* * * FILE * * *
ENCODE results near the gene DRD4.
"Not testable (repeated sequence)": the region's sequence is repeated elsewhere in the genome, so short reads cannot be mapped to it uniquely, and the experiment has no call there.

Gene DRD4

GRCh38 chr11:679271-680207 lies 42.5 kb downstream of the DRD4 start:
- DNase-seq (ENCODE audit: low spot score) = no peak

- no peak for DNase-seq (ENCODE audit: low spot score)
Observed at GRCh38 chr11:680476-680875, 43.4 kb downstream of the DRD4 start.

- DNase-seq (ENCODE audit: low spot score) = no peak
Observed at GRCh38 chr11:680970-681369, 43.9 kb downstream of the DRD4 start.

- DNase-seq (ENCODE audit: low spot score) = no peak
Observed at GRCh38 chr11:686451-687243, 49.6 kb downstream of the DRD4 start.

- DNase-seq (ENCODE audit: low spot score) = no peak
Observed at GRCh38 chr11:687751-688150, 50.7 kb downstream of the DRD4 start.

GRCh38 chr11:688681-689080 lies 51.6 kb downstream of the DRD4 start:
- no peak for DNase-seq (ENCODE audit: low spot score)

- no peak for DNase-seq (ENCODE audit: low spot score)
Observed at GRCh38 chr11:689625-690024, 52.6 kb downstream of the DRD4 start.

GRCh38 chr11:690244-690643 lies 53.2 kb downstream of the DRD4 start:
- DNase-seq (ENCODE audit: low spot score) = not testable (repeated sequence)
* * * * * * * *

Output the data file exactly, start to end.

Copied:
ENCODE results near the gene DRD4.
"Not testable (repeated sequence)": the region's sequence is repeated elsewhere in the genome, so short reads cannot be mapped to it uniquely, and the experiment has no call there.

Gene DRD4

GRCh38 chr11:679271-680207 lies 42.5 kb downstream of the DRD4 start:
- DNase-seq (ENCODE audit: low spot score) = no peak

- no peak for DNase-seq (ENCODE audit: low spot score)
Observed at GRCh38 chr11:680476-680875, 43.4 kb downstream of the DRD4 start.

- DNase-seq (ENCODE audit: low spot score) = no peak
Observed at GRCh38 chr11:680970-681369, 43.9 kb downstream of the DRD4 start.

- DNase-seq (ENCODE audit: low spot score) = no peak
Observed at GRCh38 chr11:686451-687243, 49.6 kb downstream of the DRD4 start.

- DNase-seq (ENCODE audit: low spot score) = no peak
Observed at GRCh38 chr11:687751-688150, 50.7 kb downstream of the DRD4 start.

GRCh38 chr11:688681-689080 lies 51.6 kb downstream of the DRD4 start:
- no peak for DNase-seq (ENCODE audit: low spot score)

- no peak for DNase-seq (ENCODE audit: low spot score)
Observed at GRCh38 chr11:689625-690024, 52.6 kb downstream of the DRD4 start.

GRCh38 chr11:690244-690643 lies 53.2 kb downstream of the DRD4 start:
- DNase-seq (ENCODE audit: low spot score) = not testable (repeated sequence)